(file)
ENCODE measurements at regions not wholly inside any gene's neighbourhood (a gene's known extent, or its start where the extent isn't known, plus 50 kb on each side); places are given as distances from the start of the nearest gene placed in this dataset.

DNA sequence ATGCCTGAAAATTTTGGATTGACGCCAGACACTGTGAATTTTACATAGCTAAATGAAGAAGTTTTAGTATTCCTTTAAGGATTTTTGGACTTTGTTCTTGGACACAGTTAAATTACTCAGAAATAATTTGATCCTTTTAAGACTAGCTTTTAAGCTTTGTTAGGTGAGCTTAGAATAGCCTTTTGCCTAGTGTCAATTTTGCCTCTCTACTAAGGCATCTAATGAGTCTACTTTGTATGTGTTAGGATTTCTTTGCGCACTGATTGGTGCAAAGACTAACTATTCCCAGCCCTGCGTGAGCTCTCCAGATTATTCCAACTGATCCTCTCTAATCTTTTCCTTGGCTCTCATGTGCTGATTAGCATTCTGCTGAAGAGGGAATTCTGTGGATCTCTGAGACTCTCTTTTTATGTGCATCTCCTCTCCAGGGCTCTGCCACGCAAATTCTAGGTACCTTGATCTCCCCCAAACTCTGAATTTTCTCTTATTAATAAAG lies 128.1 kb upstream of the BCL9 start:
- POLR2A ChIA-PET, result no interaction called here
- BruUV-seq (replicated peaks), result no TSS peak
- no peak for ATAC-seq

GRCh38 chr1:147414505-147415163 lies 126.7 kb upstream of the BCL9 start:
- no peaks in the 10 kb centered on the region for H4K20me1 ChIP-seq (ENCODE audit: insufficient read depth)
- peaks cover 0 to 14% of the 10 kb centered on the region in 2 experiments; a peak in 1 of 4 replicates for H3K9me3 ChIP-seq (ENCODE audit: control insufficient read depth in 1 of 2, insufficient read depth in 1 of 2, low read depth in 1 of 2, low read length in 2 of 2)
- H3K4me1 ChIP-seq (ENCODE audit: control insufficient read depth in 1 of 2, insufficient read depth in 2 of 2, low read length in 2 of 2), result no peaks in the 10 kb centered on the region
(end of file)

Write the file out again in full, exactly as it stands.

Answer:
ENCODE measurements at regions not wholly inside any gene's neighbourhood (a gene's known extent, or its start where the extent isn't known, plus 50 kb on each side); places are given as distances from the start of the nearest gene placed in this dataset.

DNA sequence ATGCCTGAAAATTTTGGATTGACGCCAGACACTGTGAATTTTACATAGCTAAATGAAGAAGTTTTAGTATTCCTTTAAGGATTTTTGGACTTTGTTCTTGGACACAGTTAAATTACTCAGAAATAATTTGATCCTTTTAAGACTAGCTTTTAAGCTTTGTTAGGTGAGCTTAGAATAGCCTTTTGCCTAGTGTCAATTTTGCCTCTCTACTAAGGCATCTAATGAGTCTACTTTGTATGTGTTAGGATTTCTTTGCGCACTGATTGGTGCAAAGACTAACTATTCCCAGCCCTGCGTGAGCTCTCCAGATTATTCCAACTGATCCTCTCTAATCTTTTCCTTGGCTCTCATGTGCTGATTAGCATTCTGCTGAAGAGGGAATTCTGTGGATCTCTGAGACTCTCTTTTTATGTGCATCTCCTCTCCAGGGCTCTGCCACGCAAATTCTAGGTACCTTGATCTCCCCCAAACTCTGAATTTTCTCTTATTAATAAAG lies 128.1 kb upstream of the BCL9 start:
- POLR2A ChIA-PET, result no interaction called here
- BruUV-seq (replicated peaks), result no TSS peak
- no peak for ATAC-seq

GRCh38 chr1:147414505-147415163 lies 126.7 kb upstream of the BCL9 start:
- no peaks in the 10 kb centered on the region for H4K20me1 ChIP-seq (ENCODE audit: insufficient read depth)
- peaks cover 0 to 14% of the 10 kb centered on the region in 2 experiments; a peak in 1 of 4 replicates for H3K9me3 ChIP-seq (ENCODE audit: control insufficient read depth in 1 of 2, insufficient read depth in 1 of 2, low read depth in 1 of 2, low read length in 2 of 2)
- H3K4me1 ChIP-seq (ENCODE audit: control insufficient read depth in 1 of 2, insufficient read depth in 2 of 2, low read length in 2 of 2), result no peaks in the 10 kb centered on the region